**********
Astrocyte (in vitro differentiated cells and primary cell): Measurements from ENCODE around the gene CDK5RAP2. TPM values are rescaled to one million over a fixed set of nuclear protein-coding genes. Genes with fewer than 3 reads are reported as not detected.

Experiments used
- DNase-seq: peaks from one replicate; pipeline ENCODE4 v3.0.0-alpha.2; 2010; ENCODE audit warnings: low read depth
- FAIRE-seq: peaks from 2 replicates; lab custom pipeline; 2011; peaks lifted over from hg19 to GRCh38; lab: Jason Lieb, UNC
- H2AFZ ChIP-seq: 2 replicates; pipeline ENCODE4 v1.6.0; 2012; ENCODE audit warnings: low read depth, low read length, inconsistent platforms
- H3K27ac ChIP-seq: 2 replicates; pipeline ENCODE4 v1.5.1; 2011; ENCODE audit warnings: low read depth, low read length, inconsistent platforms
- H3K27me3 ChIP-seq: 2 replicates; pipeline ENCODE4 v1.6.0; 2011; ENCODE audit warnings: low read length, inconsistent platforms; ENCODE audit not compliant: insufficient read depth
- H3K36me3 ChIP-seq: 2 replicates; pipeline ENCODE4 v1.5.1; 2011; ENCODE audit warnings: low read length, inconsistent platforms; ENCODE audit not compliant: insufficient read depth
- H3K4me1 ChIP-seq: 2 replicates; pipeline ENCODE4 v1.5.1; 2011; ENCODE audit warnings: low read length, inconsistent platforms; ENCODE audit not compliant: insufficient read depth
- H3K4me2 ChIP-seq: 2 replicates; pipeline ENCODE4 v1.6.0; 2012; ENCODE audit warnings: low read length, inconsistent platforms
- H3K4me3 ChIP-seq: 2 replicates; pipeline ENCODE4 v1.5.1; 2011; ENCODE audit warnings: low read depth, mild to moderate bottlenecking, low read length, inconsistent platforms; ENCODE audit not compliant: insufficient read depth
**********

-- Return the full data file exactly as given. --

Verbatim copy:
Astrocyte (in vitro differentiated cells and primary cell): Measurements from ENCODE around the gene CDK5RAP2. TPM values are rescaled to one million over a fixed set of nuclear protein-coding genes. Genes with fewer than 3 reads are reported as not detected.

Experiments used
- DNase-seq: peaks from one replicate; pipeline ENCODE4 v3.0.0-alpha.2; 2010; ENCODE audit warnings: low read depth
- FAIRE-seq: peaks from 2 replicates; lab custom pipeline; 2011; peaks lifted over from hg19 to GRCh38; lab: Jason Lieb, UNC
- H2AFZ ChIP-seq: 2 replicates; pipeline ENCODE4 v1.6.0; 2012; ENCODE audit warnings: low read depth, low read length, inconsistent platforms
- H3K27ac ChIP-seq: 2 replicates; pipeline ENCODE4 v1.5.1; 2011; ENCODE audit warnings: low read depth, low read length, inconsistent platforms
- H3K27me3 ChIP-seq: 2 replicates; pipeline ENCODE4 v1.6.0; 2011; ENCODE audit warnings: low read length, inconsistent platforms; ENCODE audit not compliant: insufficient read depth
- H3K36me3 ChIP-seq: 2 replicates; pipeline ENCODE4 v1.5.1; 2011; ENCODE audit warnings: low read length, inconsistent platforms; ENCODE audit not compliant: insufficient read depth
- H3K4me1 ChIP-seq: 2 replicates; pipeline ENCODE4 v1.5.1; 2011; ENCODE audit warnings: low read length, inconsistent platforms; ENCODE audit not compliant: insufficient read depth
- H3K4me2 ChIP-seq: 2 replicates; pipeline ENCODE4 v1.6.0; 2012; ENCODE audit warnings: low read length, inconsistent platforms
- H3K4me3 ChIP-seq: 2 replicates; pipeline ENCODE4 v1.5.1; 2011; ENCODE audit warnings: low read depth, mild to moderate bottlenecking, low read length, inconsistent platforms; ENCODE audit not compliant: insufficient read depth